Elisa Deutschmann and her husky Finn love to hit the mountains together. Throughout the past six years, they have done ski mountaineering in several countries, under all kinds of conditions.
- We share our adventures on Instagram, and I get a lot of questions about how to do ski mountaineering with dogs, Elisa says.
She is sharing her best tips in the podcast «Unleashed.»
1. Get the right gear for your dog
Elisa is usually attached to her dog when going up the mountains. She is using the fully elastic Bungee Leash. Since she is skiing, she chooses the 2,8-meter long version to make sure there is a safe distance between the dog and the skis.
Another option is the Touring Bungee, which is available in more lengths and widths. This leash is partly elastic and gives you more control of the dog.
Finn is a strong husky that likes to pull. Therefore Elisa chose the Combined Harness and Freemotion Harness for him. With these harnesses, his movement is not restricted. Both are adjustable, and Freemotion Harness is available in many sizes. If your dog is not pulling, the Line Harness can also be used.
If your dog tends to get snow or ice in between the toes, you should use booties. They will also help protect the paws if conditions are rough, and you should always carry some spare socks in case of an accident.
While moving, most dogs will stay warm. A jacket is usually not necessary unless it is very cold. If your dog is freezing, you should get a coat that does not restrict movement or cause chafing. Blest Jacket is a lightweight dog jacket developed for mushing. Due to the hook and loop fasteners, it can easily be taken on or off. This jacket should be worn on top of the harness to preserve the natural insulation abilities of your dog's fur. When not in use, the jacket can easily fit into your belt, pocket, or backpack.
If your dog has longer fur and struggles with lumps of snow or ice during wintertime, using a suit that covers the body can be a good idea. A full suit can also benefit dogs with less fur, that needs protection against wind or snow. Protector Snow is a comfortable, elastic suit that sits tight on the body without restricting movement, and a harness (or a jacket) can be worn over it.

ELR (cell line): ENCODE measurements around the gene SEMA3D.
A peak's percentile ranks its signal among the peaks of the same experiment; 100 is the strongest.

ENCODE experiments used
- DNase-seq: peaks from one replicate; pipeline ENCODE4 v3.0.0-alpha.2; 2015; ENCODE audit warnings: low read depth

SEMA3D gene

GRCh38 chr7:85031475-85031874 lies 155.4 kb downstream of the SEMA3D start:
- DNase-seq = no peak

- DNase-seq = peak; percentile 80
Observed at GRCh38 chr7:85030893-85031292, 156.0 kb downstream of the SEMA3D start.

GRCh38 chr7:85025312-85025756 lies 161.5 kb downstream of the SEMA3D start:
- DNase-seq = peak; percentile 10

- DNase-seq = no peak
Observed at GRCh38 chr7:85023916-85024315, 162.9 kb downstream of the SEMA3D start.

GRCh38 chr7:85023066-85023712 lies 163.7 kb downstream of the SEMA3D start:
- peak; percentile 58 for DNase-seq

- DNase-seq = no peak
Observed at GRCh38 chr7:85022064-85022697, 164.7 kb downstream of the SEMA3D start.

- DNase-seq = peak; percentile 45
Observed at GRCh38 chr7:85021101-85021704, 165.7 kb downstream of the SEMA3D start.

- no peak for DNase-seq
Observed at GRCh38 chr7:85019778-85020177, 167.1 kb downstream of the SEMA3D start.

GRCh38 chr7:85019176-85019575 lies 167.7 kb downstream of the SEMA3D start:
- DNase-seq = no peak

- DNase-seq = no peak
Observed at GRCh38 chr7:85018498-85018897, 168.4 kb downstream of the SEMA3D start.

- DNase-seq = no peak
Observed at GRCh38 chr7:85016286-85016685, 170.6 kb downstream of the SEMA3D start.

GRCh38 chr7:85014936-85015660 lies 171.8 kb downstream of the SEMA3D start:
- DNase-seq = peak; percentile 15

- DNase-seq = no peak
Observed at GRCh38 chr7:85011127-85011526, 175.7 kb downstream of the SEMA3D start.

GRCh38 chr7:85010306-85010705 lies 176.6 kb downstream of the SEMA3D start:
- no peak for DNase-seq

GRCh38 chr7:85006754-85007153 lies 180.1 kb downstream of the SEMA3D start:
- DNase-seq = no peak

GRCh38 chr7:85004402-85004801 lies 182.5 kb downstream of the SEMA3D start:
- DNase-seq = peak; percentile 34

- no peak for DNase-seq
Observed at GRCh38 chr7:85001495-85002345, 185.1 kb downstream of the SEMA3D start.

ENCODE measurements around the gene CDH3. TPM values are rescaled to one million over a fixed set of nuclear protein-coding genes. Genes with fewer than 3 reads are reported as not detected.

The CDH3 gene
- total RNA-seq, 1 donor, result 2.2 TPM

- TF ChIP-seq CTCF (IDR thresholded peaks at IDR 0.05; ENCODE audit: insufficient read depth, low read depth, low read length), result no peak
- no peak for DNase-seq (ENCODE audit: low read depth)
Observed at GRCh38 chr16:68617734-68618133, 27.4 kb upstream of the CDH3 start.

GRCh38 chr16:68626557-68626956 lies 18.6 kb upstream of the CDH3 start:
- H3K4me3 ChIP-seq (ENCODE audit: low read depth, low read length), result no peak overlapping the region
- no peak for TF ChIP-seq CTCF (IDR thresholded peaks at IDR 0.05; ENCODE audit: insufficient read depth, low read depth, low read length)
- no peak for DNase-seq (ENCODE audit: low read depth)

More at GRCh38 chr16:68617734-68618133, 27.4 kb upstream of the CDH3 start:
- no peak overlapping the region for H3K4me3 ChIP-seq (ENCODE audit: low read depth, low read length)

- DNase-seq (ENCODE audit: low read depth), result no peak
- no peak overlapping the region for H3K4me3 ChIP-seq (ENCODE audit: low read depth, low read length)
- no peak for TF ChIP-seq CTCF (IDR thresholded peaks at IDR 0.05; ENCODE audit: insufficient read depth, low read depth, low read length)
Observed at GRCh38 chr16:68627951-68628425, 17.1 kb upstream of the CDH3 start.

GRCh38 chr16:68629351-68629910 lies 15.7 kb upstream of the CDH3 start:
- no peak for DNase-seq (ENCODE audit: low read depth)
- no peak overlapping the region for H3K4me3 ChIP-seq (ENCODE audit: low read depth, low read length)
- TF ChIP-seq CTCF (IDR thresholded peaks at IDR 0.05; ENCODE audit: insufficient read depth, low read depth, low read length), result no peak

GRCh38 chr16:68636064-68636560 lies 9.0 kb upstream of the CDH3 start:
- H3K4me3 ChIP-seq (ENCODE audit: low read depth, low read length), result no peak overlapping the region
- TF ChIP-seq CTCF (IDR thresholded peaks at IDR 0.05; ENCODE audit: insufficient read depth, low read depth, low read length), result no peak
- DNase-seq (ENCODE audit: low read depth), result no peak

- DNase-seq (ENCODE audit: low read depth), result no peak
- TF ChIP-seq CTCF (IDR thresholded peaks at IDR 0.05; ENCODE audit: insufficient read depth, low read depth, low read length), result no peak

If you are active outside for many hours, you are advised to bring a snack for extra energy and reward.
2. Get the right gear for yourself
You will need a lot of gear when ski mountaineering, of course. Here we only focus on what extras are required when bringing a dog.
Finn's line is usually attached to Elisa's backpack, but you can also use a belt if the dog is a strong puller. A belt will give you the possibility to move without holding the dog's line in your hands and minimize strain on your lower back. There are several models available to suit your preferences, for example, the Ferd Belt.
When ski mountaineering with a dog, it is important to be careful. Skis with steel edges can cause bad injuries.
- You can get skis without steel edges. I do not use these myself, but it requires that you pay attention to the dog at all times and teach it to stay away from your skis.
3. Learn about avalanche risks
Elisa loves to share her experiences with Finn. He is her partner in crime. Therefore she needs to make sure he is safe at all times.
- Finn does not understand where it is safe to go. He is just having the time of his life, not worrying about that. It is my responsibility to keep him safe. I have spent much time in the mountains and learned a lot about avalanches throughout the years. You need to know the basics of avalanche risks and snow conditions before you go ski mountaineering.
4. Teach your dog some basic rules
Some basic skills are essential for safety reasons. Your dog should learn the necessary commands in advance to avoid spending unnecessary time on this in the mountains. When going up, your dog should keep a steady pace to save energy for the descent. If he tends to push himself too hard, Elisa advises you to train this.
As you get closer to the top, where it is really steep, you might have to do «hairpin turns». At this point, it is crucial that your dog does not cause you to lose balance.
- We trained «stop» command on flat ground before I brought him with me to the mountains. Train your dog; otherwise you can get in trouble in the mountains.
When skiing down, Finn is running free behind Elisa.
- He needs to stay at least five meters from me at all times. I spent time teaching him this in the beginning, so now he knows it very well.
Elisa trained this by using her ski pole as an extension of her arm. With the poles, she guides Finn to stay behind her and keep a distance.
I do not touch him with the poles, but use them to help him understand where to go. I added a «go behind» command to this behavior. He knows exactly what it means.
5. Wait for your dog
It might be tempting to ski all the way down, but when bringing your dog it is important to have breaks. You don't want him to chase you and push himself too hard. Running in snow can be hard work, even if it is downhill!
- I stop every 200 meters to let Finn catch his breath. It is important to know your dog and it's limits. All dogs can climb mountains, but it is your responsibility to make the necessary adjustments to make it an enjoyable experience for him.
6. Enjoy the moment
Elisa sees more and more people bringing their dogs to the mountains to enjoy breathtaking views and have fun.
- Enjoy the moments together! I am so happy to see that many want to share this experience with their dogs.
If you want to follow Elisa and Finn's adventures, follow @artivicial on Instagram!